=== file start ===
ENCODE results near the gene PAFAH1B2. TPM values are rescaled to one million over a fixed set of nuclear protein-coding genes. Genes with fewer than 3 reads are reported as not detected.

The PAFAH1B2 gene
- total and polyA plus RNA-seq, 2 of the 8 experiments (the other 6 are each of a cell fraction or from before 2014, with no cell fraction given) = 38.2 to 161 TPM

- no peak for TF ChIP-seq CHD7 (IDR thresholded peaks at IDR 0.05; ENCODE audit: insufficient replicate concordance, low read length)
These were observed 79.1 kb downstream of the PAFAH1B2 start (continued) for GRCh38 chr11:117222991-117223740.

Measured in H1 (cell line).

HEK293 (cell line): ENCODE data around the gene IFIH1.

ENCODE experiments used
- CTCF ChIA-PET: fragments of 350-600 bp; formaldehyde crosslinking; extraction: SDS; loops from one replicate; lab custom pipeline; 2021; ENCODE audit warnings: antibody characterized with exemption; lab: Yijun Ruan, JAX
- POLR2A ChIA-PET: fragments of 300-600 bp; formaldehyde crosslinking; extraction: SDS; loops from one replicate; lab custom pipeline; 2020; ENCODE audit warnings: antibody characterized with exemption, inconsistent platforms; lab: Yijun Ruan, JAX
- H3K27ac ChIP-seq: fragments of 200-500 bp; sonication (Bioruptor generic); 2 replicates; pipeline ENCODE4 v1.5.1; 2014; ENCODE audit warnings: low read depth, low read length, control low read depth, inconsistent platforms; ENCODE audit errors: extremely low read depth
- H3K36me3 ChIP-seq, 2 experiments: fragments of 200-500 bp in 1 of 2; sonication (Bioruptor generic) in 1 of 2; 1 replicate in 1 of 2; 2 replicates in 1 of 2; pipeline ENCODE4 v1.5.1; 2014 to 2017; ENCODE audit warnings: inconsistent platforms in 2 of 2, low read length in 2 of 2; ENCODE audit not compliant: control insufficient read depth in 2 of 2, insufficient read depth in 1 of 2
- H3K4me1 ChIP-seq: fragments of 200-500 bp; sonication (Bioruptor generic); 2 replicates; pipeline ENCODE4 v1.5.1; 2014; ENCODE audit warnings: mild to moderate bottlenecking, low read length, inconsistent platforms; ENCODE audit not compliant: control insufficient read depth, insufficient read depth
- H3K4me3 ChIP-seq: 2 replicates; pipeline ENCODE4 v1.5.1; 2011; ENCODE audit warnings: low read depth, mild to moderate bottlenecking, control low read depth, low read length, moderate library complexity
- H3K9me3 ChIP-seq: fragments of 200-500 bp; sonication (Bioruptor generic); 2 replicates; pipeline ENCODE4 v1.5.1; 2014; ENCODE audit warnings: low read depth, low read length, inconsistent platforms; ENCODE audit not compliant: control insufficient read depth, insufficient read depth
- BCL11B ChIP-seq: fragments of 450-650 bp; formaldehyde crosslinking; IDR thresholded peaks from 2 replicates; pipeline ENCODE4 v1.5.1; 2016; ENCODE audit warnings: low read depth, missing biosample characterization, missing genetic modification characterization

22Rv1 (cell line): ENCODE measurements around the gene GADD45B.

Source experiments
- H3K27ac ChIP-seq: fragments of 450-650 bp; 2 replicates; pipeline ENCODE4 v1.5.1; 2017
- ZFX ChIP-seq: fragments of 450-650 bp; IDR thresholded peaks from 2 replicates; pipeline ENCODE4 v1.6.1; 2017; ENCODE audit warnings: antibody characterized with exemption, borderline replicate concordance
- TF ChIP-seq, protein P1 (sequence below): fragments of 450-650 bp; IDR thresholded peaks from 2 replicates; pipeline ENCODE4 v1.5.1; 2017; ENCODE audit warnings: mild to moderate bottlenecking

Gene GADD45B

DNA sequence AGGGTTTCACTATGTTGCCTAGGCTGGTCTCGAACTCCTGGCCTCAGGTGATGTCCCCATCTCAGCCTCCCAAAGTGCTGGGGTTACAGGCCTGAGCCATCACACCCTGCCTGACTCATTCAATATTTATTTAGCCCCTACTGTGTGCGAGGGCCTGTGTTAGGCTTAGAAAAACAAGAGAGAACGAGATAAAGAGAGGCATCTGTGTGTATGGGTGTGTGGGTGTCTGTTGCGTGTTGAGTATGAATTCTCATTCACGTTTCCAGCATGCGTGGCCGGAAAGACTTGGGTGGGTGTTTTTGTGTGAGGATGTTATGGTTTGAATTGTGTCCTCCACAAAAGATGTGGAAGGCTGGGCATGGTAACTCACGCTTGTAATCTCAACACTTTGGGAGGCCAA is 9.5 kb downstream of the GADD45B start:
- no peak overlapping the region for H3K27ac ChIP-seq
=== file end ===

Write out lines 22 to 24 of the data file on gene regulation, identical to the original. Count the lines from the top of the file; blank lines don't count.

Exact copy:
Gene GADD45B

DNA sequence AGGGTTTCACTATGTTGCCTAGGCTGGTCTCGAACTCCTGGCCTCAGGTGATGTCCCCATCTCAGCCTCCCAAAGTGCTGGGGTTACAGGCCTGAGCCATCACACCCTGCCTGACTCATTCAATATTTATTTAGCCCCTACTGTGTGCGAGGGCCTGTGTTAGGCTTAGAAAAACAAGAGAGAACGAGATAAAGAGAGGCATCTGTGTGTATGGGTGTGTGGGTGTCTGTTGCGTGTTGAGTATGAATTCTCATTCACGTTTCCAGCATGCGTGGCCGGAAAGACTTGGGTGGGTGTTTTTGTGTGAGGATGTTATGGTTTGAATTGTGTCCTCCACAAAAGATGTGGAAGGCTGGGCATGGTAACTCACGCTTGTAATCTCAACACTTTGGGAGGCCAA is 9.5 kb downstream of the GADD45B start:
- no peak overlapping the region for H3K27ac ChIP-seq